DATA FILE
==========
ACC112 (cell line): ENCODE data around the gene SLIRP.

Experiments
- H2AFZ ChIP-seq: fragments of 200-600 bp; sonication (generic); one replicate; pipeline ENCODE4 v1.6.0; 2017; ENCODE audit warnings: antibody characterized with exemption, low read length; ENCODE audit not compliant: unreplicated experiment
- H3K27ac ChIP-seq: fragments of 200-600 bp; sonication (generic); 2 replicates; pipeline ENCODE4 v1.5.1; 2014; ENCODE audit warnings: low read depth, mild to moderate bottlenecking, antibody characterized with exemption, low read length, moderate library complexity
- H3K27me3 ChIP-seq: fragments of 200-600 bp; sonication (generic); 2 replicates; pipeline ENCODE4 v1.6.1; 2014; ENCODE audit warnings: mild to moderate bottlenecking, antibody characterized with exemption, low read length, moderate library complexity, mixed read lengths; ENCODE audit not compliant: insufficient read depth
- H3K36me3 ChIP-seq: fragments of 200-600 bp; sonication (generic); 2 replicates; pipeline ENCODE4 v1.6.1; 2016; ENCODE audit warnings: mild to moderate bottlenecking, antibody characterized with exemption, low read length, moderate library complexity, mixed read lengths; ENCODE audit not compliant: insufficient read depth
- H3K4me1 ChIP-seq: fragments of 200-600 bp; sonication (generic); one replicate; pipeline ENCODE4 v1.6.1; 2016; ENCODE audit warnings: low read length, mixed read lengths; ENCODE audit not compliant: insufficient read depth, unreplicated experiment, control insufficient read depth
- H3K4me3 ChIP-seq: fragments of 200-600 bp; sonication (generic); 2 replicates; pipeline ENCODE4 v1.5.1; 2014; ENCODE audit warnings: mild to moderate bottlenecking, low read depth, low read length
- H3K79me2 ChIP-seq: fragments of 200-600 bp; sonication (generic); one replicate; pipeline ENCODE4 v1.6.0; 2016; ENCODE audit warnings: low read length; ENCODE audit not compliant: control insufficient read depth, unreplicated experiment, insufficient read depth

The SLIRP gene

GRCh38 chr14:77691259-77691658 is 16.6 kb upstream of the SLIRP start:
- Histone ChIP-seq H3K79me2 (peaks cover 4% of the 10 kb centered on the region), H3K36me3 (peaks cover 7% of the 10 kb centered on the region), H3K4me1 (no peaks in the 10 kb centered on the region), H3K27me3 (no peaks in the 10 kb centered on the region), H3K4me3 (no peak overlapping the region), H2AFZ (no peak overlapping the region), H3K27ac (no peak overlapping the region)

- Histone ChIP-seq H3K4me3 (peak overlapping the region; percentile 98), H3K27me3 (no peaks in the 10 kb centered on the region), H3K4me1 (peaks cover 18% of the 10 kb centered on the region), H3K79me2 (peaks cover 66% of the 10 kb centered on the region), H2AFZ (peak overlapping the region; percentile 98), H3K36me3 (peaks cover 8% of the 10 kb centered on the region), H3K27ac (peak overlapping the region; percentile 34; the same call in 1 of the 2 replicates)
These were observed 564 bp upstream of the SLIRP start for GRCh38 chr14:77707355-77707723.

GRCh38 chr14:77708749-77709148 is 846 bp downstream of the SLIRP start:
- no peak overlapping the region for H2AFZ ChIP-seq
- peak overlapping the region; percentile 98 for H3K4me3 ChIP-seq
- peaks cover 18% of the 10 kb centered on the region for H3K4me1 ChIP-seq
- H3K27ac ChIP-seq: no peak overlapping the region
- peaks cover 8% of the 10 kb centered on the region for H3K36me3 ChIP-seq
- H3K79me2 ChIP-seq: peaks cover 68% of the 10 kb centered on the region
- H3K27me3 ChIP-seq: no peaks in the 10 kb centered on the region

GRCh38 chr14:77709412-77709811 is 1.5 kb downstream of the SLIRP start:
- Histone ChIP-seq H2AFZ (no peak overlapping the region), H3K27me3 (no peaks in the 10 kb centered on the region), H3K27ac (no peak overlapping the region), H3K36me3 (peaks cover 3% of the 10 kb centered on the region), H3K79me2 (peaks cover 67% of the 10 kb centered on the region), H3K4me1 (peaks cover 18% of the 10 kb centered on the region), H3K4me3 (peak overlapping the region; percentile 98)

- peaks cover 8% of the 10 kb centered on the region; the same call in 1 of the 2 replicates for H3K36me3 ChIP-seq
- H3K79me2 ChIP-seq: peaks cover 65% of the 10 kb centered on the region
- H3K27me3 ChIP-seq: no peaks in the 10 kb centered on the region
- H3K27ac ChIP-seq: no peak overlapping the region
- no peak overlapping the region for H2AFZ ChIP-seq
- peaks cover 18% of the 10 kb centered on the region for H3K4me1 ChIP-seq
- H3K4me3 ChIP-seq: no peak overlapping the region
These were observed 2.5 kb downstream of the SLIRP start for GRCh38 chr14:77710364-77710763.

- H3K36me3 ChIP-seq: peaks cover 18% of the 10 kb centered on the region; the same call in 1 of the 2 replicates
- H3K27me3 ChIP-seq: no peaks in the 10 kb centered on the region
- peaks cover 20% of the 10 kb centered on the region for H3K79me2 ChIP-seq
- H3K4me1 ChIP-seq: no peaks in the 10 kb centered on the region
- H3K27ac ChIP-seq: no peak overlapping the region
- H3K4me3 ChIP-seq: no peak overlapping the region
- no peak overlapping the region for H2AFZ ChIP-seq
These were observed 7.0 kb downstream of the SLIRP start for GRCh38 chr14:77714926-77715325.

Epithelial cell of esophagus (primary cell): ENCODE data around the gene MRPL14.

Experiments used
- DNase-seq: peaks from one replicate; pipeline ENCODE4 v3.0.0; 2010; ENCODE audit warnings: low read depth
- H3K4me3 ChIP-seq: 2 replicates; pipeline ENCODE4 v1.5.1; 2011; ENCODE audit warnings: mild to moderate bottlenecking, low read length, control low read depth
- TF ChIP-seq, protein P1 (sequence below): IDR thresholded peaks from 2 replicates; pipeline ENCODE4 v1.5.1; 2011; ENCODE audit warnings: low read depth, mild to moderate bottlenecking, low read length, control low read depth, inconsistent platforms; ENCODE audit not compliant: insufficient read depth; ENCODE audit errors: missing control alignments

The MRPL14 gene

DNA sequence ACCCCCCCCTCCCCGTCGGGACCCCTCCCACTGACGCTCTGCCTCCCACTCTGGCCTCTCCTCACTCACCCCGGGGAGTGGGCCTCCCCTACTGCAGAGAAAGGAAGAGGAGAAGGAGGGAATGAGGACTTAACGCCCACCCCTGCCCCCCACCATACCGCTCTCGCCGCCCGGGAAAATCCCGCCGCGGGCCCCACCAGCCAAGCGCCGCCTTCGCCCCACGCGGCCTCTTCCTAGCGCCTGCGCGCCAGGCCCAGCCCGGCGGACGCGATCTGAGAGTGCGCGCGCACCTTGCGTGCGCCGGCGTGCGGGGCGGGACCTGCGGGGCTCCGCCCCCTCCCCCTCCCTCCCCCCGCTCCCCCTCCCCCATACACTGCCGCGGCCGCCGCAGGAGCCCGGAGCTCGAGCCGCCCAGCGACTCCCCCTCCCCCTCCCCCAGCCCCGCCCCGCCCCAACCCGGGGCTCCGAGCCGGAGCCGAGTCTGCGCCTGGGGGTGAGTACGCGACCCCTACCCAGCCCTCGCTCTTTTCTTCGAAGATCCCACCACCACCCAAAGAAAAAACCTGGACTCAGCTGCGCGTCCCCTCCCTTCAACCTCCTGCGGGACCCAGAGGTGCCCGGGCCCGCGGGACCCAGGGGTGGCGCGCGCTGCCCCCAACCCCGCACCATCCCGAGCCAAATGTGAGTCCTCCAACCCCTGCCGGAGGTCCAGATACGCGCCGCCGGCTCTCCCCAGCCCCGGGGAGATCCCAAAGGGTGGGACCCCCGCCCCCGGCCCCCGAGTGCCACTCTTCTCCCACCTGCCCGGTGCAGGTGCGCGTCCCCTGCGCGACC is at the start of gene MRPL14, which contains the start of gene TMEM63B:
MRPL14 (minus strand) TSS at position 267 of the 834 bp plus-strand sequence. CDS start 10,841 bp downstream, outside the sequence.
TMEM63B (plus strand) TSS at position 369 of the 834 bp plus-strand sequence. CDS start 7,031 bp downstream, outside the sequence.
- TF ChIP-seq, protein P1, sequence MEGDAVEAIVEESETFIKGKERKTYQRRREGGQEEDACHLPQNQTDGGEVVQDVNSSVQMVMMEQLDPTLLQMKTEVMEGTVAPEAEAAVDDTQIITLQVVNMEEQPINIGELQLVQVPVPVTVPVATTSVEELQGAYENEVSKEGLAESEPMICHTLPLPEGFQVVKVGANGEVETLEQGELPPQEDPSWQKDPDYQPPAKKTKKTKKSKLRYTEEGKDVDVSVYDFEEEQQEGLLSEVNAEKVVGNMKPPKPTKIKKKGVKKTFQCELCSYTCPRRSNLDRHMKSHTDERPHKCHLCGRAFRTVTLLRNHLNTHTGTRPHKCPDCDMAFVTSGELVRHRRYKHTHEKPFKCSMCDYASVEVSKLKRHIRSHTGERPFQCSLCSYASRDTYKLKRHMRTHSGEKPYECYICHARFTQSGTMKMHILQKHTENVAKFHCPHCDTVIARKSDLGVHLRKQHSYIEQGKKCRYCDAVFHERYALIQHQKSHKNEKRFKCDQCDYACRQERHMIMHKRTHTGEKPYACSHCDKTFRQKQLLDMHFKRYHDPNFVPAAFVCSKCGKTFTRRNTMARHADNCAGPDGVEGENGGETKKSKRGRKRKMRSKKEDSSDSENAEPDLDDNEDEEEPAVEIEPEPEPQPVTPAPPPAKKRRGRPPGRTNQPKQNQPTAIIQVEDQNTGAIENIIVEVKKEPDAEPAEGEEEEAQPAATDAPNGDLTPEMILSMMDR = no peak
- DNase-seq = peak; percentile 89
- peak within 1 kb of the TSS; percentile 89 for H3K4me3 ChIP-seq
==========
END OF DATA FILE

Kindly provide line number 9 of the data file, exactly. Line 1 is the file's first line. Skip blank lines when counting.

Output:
- H3K79me2 ChIP-seq: fragments of 200-600 bp; sonication (generic); one replicate; pipeline ENCODE4 v1.6.0; 2016; ENCODE audit warnings: low read length; ENCODE audit not compliant: control insufficient read depth, unreplicated experiment, insufficient read depth